Every convertible may look similar, but they’re not the same. Out in the sun-drunk air of Southern California, free from his cold, urban life, Don Draper’s automotive selection presents what type of man he is.

 


If this was the Don of Season 2, we could envision him behind the wheel of the brand new (to the marketplace) Ford Mustang – a powerful and sleek automobile, able to attract ladies with just a glance – touring PCH with the top down.

Instead, it’s Season 4, and he’s a different Don, clunking along in the “luxury” Imperial, carrying its 5,185 lbs. of American steel and dreadfully harsh lines. Where is the guy who pitched the Jantzen ad earlier this year? Oh yeah, he’s cruising in a car for older men trying to feel young again.

 

And if the Imperial is reminiscent of something, it’s not a two-piece bathing suit. The Chrysler is lacking the arousal factor (something Don desperately needs to find again) to pull that off. A few years prior, Chrysler pulled off what Duck Phillips never could: they poached designer Elwood Engle away from Ford. While at Ford, Engle designed multiple automobile bodies, including the 1961 Lincoln Continental.

Hey, wasn’t that Grandpa Gene’s car? 

 

*Footnote by - Mike Adams


2:38pm  |  58 notes   |  Don Draper |  cars |  Ford Mustang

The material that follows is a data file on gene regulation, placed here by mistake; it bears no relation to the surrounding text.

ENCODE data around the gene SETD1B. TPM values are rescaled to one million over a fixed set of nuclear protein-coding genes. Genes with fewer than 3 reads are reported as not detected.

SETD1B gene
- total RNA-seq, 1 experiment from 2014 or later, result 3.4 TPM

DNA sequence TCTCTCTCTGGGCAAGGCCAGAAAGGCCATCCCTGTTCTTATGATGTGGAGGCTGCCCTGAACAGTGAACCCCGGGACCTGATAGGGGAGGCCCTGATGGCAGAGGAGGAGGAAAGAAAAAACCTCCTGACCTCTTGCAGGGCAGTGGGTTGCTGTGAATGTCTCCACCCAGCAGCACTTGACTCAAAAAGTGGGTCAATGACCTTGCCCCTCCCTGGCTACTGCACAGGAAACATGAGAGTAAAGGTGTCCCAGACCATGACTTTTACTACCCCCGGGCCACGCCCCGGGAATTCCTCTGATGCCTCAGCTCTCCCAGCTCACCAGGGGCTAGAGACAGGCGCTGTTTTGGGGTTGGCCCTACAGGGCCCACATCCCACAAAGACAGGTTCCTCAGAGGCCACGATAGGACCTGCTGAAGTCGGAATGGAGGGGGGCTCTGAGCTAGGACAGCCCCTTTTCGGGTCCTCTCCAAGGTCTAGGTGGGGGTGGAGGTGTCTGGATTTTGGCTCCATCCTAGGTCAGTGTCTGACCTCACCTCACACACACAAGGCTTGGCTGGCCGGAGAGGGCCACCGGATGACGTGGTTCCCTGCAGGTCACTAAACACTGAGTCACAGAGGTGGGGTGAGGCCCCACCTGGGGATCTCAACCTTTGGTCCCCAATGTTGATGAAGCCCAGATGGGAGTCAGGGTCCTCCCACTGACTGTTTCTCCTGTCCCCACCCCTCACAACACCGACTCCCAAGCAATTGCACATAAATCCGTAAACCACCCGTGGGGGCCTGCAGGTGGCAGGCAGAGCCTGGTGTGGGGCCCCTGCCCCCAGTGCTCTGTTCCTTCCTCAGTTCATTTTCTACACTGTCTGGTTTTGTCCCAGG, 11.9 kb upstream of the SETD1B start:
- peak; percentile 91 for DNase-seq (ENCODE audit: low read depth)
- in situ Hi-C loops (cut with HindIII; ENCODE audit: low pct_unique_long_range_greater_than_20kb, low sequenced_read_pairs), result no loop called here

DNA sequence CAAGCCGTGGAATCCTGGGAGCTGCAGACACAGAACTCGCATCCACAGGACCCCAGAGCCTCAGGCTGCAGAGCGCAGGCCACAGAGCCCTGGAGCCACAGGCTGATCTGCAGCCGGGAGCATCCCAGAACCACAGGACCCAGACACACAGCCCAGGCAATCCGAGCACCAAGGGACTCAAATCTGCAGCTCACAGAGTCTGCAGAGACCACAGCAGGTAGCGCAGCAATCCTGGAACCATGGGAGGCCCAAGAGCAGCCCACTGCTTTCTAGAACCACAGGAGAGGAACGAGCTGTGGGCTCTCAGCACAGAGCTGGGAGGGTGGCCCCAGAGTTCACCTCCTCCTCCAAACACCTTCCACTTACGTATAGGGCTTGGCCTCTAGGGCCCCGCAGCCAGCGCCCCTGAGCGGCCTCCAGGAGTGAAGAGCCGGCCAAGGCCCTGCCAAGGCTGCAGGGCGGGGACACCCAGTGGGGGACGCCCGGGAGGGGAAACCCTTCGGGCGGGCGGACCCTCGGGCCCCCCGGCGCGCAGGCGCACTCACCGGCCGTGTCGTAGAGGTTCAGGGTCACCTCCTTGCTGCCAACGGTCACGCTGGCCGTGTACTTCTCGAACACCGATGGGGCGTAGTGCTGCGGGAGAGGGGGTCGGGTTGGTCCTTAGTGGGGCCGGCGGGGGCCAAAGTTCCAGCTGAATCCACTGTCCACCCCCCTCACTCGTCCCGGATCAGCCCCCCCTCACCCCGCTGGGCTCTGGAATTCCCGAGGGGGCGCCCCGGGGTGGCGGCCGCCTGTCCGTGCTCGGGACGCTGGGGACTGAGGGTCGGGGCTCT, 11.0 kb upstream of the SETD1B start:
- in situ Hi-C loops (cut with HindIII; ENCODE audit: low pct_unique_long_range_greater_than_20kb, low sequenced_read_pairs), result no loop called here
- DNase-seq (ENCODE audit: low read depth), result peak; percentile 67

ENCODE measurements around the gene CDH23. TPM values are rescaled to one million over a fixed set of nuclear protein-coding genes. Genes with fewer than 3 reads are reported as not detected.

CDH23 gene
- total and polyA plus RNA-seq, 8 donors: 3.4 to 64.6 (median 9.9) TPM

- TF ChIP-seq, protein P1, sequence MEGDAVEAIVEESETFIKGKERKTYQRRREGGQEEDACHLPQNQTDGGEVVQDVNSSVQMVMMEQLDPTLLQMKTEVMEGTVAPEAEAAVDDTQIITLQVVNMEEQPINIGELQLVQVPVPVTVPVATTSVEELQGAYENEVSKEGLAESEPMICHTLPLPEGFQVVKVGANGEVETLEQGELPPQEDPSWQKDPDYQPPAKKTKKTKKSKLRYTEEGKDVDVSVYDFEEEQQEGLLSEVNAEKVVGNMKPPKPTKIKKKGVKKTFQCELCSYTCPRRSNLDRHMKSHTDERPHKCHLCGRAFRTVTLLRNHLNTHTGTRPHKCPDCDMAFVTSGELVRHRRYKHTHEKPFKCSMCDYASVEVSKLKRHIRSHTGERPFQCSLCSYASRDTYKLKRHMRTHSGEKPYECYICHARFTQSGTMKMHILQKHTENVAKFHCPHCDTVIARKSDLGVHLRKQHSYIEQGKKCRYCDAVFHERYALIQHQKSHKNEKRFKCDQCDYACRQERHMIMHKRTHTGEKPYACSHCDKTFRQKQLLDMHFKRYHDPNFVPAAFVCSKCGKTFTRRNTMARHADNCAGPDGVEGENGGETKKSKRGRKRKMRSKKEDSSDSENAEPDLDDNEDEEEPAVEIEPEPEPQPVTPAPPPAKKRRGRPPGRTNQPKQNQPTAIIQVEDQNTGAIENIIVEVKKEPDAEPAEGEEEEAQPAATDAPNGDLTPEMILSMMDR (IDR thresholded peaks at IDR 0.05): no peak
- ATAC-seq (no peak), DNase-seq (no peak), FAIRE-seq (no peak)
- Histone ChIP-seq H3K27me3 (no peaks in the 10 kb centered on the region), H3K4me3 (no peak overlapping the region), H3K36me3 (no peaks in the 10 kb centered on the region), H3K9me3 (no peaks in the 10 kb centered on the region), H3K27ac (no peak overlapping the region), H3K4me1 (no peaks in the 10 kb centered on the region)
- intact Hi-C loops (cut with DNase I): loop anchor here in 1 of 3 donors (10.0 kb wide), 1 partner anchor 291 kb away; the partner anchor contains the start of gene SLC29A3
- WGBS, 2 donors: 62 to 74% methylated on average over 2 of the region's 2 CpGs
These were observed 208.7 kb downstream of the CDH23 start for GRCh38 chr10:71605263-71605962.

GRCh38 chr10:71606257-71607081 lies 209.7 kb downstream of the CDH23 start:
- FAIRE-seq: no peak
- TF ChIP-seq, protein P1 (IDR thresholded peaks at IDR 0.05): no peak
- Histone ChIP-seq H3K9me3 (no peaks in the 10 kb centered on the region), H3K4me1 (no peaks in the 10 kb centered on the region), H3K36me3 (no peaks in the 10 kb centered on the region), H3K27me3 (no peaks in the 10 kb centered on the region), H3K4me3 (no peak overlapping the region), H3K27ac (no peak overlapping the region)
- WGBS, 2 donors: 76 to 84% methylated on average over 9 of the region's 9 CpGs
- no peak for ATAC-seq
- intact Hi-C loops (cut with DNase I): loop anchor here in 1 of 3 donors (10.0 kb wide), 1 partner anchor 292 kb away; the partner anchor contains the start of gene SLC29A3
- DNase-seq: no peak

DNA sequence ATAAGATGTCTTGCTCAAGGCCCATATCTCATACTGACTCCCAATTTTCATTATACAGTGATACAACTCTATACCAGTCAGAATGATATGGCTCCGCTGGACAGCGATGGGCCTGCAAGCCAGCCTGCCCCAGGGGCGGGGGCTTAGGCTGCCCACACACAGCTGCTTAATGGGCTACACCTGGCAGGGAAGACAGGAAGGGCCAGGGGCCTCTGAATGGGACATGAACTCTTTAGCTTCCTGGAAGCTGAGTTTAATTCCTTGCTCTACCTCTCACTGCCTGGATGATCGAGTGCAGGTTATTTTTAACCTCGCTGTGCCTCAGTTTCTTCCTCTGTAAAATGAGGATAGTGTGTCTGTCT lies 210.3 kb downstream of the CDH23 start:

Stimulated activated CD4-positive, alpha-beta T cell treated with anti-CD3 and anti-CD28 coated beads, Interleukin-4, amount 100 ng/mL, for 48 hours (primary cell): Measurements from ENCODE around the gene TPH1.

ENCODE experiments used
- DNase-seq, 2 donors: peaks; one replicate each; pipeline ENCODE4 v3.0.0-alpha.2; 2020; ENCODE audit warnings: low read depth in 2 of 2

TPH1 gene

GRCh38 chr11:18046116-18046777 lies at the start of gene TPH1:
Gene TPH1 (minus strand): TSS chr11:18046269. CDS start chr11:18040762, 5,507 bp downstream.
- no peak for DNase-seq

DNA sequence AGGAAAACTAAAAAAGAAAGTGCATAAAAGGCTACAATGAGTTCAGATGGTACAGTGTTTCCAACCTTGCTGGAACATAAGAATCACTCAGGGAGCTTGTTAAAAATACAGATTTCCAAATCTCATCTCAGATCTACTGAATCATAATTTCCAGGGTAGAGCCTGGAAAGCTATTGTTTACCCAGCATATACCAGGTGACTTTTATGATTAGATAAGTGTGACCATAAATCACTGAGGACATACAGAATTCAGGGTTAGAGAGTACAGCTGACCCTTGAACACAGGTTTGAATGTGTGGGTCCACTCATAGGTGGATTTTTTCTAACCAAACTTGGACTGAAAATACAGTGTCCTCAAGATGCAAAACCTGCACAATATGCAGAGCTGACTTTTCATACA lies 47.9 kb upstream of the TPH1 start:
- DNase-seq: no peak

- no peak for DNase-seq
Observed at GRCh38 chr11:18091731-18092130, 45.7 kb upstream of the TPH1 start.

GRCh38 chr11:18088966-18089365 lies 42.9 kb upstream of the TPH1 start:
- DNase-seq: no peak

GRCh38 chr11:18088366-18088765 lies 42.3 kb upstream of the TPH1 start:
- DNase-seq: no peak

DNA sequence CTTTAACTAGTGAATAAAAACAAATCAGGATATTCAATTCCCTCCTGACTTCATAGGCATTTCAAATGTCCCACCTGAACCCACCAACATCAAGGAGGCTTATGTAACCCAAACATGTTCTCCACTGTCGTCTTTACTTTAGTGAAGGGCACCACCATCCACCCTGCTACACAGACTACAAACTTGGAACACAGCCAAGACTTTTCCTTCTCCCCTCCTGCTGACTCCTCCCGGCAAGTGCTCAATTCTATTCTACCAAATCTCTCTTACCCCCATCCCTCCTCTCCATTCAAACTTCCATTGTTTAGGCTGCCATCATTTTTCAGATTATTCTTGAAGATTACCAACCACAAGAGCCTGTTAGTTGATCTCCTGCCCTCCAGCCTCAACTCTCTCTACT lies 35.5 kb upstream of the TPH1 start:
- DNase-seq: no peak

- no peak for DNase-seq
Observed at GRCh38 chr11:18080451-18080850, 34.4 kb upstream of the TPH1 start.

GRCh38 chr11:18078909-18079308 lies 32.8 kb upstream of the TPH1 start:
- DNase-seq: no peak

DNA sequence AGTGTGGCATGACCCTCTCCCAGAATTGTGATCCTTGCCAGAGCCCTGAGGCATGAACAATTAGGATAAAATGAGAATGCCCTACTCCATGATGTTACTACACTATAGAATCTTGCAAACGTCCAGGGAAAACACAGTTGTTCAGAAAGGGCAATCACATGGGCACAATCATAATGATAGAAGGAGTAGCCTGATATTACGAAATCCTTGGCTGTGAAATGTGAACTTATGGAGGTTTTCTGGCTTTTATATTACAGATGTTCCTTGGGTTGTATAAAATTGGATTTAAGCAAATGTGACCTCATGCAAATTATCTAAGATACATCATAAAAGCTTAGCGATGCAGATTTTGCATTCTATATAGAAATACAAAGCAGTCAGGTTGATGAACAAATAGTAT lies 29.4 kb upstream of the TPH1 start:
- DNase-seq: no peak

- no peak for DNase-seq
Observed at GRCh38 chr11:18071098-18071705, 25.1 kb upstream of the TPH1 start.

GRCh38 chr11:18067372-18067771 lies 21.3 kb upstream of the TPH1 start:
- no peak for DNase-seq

July 27, 2010

Here’s the song that thumped in background as Don described ‘holstering up his guns’.

It’s by the Nashville Teens who were not from Nashville. They were from England

I was born in a trunk. 

Mama died and my daddy got drunk. 

Left me here to die alone 

in the middle of Tobacco Road.

Self-mythologizing is an important skill! 

7:03am  |  115 notes   |  Don Draper |  Season 4 |  Mad Men Playlist 
July 23, 2010
 
"Everything in California is new and the people are full of hope" — Don on my home.
The Wrap is running the excerpt from the book today : California Cool
"We never learn the full names or identities of the Fellini-esque aristocrats with whom Don escapes. Names like Rockefeller, Astor, Rothschild, Dykeman — or Whitman — mean nothing in the desert. The whole scene is drenched in a democracy of the sun. Nothing has come before and few think of tomorrow."
Bask with me. 

"Everything in California is new and the people are full of hope" — Don on my home.

The Wrap is running the excerpt from the book today : California Cool

"We never learn the full names or identities of the Fellini-esque aristocrats with whom Don escapes. Names like Rockefeller, Astor, Rothschild, Dykeman — or Whitman — mean nothing in the desert. The whole scene is drenched in a democracy of the sun. Nothing has come before and few think of tomorrow."

Bask with me. 

9:00am  |  83 notes   |  Los Angeles |  California |  Don Draper